Do you want to play Centipede? Of course you want to play Centipede; everyone wants to play Centipede. You could download the Atari Greatest Hits app, but that offers in-app purchases for games. If you don’t want to spend a few bucks, but do want to play Centipede (remember, everyone wants that), Atari will let you earn your games the old fashioned way. With Atari Fit, you get a pretty standard fitness app, but the more you work out, the more games you get!

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Microsoft Band coming to UK; Amazon, Best Buy & Target, too

Microsoft Band coming to UK; Amazon, Best Buy & Target, too

If you’ve been interested in a Microsoft Band, but haven’t had much luck sourcing one, good news is on the horizon. According to Microsoft, they’ve reached a point where wider reach is possible, and Microsoft stores everywhere will now have more reliable stock levels. The Band will also be available in big-box retailers like Best Buy and Target, and will finally make its debut on Amazon. If you’re not in the United States, Microsoft says the Band will also become available for pre-order in the UK.

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Jawbone UP, Nike Fuelband stripped from Apple Store

Jawbone UP, Nike Fuelband stripped from Apple Store

With Apple Watch looming on the horizon, it seems Apple is clearing room from retail stores to make room for their own wearable. In your local Apple Store, you will no longer find most Jawbone products or the Nike Fuelband. Though both are fitness bands that don’t necessarily compete directly with Apple Watch, they’ve nonetheless been removed from circulation via Apple. Neither device can be found via Apple’s online store, either. Other wearables are still available, at least online, but if you were planning to pick up a Jawbone UP24 with your new iPhone, think again.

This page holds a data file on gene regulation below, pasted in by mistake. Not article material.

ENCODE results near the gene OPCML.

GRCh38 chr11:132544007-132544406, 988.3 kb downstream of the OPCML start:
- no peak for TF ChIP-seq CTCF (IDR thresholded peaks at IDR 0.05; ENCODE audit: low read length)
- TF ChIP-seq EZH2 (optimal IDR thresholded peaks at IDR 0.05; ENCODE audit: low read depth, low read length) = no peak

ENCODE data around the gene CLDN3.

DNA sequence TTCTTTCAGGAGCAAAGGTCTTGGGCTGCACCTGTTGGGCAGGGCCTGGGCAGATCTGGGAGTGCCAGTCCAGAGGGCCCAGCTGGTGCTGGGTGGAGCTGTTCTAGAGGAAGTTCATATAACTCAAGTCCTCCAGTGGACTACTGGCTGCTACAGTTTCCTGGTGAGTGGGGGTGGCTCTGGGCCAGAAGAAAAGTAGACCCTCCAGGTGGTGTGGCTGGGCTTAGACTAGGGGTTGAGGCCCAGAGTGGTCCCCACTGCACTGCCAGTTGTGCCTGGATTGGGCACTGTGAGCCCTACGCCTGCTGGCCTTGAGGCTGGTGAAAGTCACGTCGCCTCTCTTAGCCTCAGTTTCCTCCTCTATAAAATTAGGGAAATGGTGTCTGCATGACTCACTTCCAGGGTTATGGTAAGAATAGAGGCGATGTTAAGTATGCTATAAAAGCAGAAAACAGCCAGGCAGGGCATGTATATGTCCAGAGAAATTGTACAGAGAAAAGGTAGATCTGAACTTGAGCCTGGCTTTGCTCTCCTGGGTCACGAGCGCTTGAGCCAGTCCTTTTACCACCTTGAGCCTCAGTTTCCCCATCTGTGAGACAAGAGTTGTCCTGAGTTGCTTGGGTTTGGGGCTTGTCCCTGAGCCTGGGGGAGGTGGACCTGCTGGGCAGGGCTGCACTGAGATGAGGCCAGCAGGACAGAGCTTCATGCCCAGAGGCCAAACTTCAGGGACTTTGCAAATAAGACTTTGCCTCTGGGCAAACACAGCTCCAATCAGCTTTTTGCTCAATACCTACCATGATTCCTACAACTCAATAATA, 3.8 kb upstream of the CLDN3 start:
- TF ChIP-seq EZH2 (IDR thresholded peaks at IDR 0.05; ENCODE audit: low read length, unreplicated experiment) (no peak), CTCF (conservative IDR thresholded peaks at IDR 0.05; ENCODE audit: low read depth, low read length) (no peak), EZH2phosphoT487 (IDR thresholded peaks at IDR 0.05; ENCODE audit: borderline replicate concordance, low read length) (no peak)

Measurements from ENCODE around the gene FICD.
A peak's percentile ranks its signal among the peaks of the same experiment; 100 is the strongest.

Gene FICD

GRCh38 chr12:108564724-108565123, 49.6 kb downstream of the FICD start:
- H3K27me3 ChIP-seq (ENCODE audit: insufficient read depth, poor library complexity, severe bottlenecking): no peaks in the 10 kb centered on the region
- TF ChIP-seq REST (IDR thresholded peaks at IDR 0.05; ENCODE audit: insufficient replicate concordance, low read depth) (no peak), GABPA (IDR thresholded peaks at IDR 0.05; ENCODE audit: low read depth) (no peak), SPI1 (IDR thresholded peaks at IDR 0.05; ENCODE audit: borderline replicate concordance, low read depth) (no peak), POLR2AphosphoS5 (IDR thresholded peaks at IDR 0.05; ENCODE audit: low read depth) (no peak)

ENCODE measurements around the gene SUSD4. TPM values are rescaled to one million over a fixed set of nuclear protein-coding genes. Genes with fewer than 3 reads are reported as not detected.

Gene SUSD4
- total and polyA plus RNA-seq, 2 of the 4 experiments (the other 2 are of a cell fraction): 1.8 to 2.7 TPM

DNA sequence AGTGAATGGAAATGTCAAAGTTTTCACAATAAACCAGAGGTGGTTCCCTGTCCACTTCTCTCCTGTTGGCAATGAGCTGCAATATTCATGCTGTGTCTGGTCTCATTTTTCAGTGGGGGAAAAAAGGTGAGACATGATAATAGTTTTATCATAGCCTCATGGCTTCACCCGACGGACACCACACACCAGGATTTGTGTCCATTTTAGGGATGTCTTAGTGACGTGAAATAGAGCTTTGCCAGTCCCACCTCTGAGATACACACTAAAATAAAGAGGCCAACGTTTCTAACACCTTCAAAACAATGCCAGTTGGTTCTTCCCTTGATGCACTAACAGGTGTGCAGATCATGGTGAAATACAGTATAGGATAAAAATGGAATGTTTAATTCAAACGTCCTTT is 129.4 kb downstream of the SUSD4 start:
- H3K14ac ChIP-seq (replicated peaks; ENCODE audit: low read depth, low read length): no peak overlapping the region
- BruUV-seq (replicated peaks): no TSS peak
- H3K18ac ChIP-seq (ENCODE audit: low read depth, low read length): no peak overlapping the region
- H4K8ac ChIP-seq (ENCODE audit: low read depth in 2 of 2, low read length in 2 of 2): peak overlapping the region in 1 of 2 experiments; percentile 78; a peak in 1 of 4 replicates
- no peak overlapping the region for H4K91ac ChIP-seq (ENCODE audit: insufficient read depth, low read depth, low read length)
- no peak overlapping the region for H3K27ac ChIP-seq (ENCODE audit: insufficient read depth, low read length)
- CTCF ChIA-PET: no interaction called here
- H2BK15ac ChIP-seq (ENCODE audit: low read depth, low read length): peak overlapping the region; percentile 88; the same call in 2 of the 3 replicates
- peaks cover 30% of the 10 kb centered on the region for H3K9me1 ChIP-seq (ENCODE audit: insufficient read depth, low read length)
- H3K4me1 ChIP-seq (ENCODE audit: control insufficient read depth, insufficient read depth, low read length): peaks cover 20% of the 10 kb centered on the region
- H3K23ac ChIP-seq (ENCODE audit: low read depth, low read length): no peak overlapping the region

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Fitbit buys FitStar, gives your workouts context

Fitbit buys FitStar, gives your workouts context

Fitbit, the only company we know of that actually encourage you to not wear their fitness bands, has acquired FitStar. For now, the two companies will remain separate, FitStar users can publish their workouts to the Fitbit app. Over time, the two will begin using a single Fitbit sign-in, though it’s not clear if FitStar will eventually go away, with its existing services melded into Fitbit. Terms of the deal were not disclosed, but TechCrunch is reporting the deal is likely between $25-40 million, cash and stock.

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Targeted nano-particles can now prevent heart attacks

Targeted nano-particles can now prevent heart attacks

Soon it may be possible to prevent heart attacks by an injection of nano-particles into the bloodstream, according to the newest research paper from the scientists at Columbia University Medical Hospital and Brigham and Women's Hospital. Heart disease is the leading cause of death in America. A large part of that is atherosclerosis, or hardening of the arteries. This occurs as plaques build up along the inside of the arterial wall. The research team created targeted nano-particles designed to heal atherosclerosis. This is the latest discovery in a growing field of pint-sized medical discoveries. We've seen robots that can swim inside your eyeball and smart pills, but nothing as small as this nano-treatment.